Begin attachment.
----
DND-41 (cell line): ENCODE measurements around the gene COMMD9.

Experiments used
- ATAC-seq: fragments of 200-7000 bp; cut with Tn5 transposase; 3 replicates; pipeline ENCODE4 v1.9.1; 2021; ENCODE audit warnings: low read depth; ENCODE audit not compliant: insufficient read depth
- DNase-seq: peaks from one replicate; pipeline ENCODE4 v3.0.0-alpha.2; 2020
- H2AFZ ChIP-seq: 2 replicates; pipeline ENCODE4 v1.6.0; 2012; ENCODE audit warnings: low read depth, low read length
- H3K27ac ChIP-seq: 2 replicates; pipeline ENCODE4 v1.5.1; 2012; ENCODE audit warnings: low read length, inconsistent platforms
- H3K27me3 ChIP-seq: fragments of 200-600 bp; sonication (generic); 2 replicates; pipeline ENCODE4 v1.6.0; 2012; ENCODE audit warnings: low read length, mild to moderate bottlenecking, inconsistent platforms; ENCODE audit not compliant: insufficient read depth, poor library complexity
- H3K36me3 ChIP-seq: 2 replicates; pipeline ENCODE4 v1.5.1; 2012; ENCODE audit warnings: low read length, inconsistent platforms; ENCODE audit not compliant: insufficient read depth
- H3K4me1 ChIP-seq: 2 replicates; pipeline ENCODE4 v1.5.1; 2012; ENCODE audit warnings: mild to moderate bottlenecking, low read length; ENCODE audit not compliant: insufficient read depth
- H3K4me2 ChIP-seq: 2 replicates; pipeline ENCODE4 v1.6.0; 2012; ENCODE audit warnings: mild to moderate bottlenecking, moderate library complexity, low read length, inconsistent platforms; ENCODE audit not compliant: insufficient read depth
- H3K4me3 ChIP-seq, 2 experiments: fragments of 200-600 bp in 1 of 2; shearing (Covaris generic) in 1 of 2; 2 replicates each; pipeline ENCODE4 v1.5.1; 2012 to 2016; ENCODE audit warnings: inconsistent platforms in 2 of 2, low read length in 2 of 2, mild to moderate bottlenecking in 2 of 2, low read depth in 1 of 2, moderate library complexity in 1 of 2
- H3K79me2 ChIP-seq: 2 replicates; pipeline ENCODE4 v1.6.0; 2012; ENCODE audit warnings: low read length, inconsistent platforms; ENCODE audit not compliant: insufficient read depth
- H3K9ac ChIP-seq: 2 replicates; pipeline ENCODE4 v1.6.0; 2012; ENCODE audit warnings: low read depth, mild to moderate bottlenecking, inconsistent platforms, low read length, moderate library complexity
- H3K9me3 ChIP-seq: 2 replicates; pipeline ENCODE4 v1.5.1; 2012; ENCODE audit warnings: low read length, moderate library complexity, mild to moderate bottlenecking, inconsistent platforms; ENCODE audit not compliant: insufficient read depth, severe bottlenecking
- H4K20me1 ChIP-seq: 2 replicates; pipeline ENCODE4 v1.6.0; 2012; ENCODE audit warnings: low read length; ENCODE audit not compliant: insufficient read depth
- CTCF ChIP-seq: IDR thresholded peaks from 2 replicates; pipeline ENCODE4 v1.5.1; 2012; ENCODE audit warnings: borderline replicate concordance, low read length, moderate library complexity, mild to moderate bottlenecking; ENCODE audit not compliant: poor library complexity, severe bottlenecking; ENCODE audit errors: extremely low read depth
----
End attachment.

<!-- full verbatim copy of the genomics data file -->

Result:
DND-41 (cell line): ENCODE measurements around the gene COMMD9.

Experiments used
- ATAC-seq: fragments of 200-7000 bp; cut with Tn5 transposase; 3 replicates; pipeline ENCODE4 v1.9.1; 2021; ENCODE audit warnings: low read depth; ENCODE audit not compliant: insufficient read depth
- DNase-seq: peaks from one replicate; pipeline ENCODE4 v3.0.0-alpha.2; 2020
- H2AFZ ChIP-seq: 2 replicates; pipeline ENCODE4 v1.6.0; 2012; ENCODE audit warnings: low read depth, low read length
- H3K27ac ChIP-seq: 2 replicates; pipeline ENCODE4 v1.5.1; 2012; ENCODE audit warnings: low read length, inconsistent platforms
- H3K27me3 ChIP-seq: fragments of 200-600 bp; sonication (generic); 2 replicates; pipeline ENCODE4 v1.6.0; 2012; ENCODE audit warnings: low read length, mild to moderate bottlenecking, inconsistent platforms; ENCODE audit not compliant: insufficient read depth, poor library complexity
- H3K36me3 ChIP-seq: 2 replicates; pipeline ENCODE4 v1.5.1; 2012; ENCODE audit warnings: low read length, inconsistent platforms; ENCODE audit not compliant: insufficient read depth
- H3K4me1 ChIP-seq: 2 replicates; pipeline ENCODE4 v1.5.1; 2012; ENCODE audit warnings: mild to moderate bottlenecking, low read length; ENCODE audit not compliant: insufficient read depth
- H3K4me2 ChIP-seq: 2 replicates; pipeline ENCODE4 v1.6.0; 2012; ENCODE audit warnings: mild to moderate bottlenecking, moderate library complexity, low read length, inconsistent platforms; ENCODE audit not compliant: insufficient read depth
- H3K4me3 ChIP-seq, 2 experiments: fragments of 200-600 bp in 1 of 2; shearing (Covaris generic) in 1 of 2; 2 replicates each; pipeline ENCODE4 v1.5.1; 2012 to 2016; ENCODE audit warnings: inconsistent platforms in 2 of 2, low read length in 2 of 2, mild to moderate bottlenecking in 2 of 2, low read depth in 1 of 2, moderate library complexity in 1 of 2
- H3K79me2 ChIP-seq: 2 replicates; pipeline ENCODE4 v1.6.0; 2012; ENCODE audit warnings: low read length, inconsistent platforms; ENCODE audit not compliant: insufficient read depth
- H3K9ac ChIP-seq: 2 replicates; pipeline ENCODE4 v1.6.0; 2012; ENCODE audit warnings: low read depth, mild to moderate bottlenecking, inconsistent platforms, low read length, moderate library complexity
- H3K9me3 ChIP-seq: 2 replicates; pipeline ENCODE4 v1.5.1; 2012; ENCODE audit warnings: low read length, moderate library complexity, mild to moderate bottlenecking, inconsistent platforms; ENCODE audit not compliant: insufficient read depth, severe bottlenecking
- H4K20me1 ChIP-seq: 2 replicates; pipeline ENCODE4 v1.6.0; 2012; ENCODE audit warnings: low read length; ENCODE audit not compliant: insufficient read depth
- CTCF ChIP-seq: IDR thresholded peaks from 2 replicates; pipeline ENCODE4 v1.5.1; 2012; ENCODE audit warnings: borderline replicate concordance, low read length, moderate library complexity, mild to moderate bottlenecking; ENCODE audit not compliant: poor library complexity, severe bottlenecking; ENCODE audit errors: extremely low read depth